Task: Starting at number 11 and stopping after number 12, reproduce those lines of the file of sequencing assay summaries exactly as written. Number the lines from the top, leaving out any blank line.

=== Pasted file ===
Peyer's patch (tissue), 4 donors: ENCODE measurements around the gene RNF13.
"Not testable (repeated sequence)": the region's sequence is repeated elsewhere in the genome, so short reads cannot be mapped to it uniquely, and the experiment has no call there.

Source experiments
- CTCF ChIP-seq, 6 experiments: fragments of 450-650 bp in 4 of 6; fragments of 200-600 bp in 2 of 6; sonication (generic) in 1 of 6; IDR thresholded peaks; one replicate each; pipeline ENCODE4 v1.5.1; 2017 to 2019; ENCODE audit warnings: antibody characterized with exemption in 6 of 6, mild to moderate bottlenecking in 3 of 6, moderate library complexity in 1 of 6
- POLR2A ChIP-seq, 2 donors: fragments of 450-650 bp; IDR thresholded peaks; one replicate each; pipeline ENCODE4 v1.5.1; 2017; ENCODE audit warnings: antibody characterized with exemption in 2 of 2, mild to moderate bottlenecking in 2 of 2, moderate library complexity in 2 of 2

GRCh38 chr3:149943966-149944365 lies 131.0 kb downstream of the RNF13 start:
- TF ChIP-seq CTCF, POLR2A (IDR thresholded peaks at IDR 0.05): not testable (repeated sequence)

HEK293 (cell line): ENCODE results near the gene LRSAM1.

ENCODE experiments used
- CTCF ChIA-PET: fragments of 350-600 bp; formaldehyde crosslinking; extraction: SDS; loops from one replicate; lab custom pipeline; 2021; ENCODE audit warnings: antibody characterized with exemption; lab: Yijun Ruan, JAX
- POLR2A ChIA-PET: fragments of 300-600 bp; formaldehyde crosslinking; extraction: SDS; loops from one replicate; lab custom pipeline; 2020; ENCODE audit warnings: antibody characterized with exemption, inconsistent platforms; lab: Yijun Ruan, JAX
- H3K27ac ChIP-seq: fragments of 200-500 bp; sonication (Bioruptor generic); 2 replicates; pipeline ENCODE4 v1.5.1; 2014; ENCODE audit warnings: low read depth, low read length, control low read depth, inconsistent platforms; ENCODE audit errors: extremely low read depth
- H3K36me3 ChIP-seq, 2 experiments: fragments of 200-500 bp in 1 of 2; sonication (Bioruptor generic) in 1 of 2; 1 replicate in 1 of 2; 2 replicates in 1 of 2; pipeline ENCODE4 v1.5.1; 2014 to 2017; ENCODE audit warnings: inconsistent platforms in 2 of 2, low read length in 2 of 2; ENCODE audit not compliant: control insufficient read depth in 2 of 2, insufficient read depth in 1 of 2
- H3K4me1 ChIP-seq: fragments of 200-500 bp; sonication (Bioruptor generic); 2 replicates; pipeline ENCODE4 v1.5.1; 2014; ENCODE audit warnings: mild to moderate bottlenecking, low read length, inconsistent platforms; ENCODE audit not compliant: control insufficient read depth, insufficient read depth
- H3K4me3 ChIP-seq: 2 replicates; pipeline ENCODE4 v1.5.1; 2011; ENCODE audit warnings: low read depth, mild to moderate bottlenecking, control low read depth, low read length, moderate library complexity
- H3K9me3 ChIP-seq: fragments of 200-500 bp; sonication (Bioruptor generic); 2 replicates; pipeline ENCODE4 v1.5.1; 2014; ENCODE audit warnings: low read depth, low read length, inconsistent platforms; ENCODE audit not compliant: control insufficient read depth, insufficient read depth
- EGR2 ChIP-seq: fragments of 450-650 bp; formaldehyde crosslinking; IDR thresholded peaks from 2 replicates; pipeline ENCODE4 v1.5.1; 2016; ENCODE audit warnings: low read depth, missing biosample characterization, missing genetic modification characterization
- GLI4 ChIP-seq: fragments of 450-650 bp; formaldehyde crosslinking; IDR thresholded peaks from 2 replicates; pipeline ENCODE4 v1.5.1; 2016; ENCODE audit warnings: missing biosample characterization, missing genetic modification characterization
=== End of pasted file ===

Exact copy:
- POLR2A ChIA-PET: fragments of 300-600 bp; formaldehyde crosslinking; extraction: SDS; loops from one replicate; lab custom pipeline; 2020; ENCODE audit warnings: antibody characterized with exemption, inconsistent platforms; lab: Yijun Ruan, JAX
- H3K27ac ChIP-seq: fragments of 200-500 bp; sonication (Bioruptor generic); 2 replicates; pipeline ENCODE4 v1.5.1; 2014; ENCODE audit warnings: low read depth, low read length, control low read depth, inconsistent platforms; ENCODE audit errors: extremely low read depth